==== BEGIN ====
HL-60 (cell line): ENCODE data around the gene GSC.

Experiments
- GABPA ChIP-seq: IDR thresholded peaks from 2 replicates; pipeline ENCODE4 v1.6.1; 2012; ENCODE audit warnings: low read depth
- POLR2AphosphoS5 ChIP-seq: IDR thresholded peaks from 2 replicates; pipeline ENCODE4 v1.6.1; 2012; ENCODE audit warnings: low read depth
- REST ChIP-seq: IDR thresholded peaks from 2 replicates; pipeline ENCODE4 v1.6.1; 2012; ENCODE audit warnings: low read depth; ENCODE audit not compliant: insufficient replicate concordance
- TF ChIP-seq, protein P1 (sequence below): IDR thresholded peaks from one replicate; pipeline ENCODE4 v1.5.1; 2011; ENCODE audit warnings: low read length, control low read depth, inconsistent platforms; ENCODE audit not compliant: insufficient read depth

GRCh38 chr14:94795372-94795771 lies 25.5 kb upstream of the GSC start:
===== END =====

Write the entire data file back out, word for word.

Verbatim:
HL-60 (cell line): ENCODE data around the gene GSC.

Experiments
- GABPA ChIP-seq: IDR thresholded peaks from 2 replicates; pipeline ENCODE4 v1.6.1; 2012; ENCODE audit warnings: low read depth
- POLR2AphosphoS5 ChIP-seq: IDR thresholded peaks from 2 replicates; pipeline ENCODE4 v1.6.1; 2012; ENCODE audit warnings: low read depth
- REST ChIP-seq: IDR thresholded peaks from 2 replicates; pipeline ENCODE4 v1.6.1; 2012; ENCODE audit warnings: low read depth; ENCODE audit not compliant: insufficient replicate concordance
- TF ChIP-seq, protein P1 (sequence below): IDR thresholded peaks from one replicate; pipeline ENCODE4 v1.5.1; 2011; ENCODE audit warnings: low read length, control low read depth, inconsistent platforms; ENCODE audit not compliant: insufficient read depth

GRCh38 chr14:94795372-94795771 lies 25.5 kb upstream of the GSC start: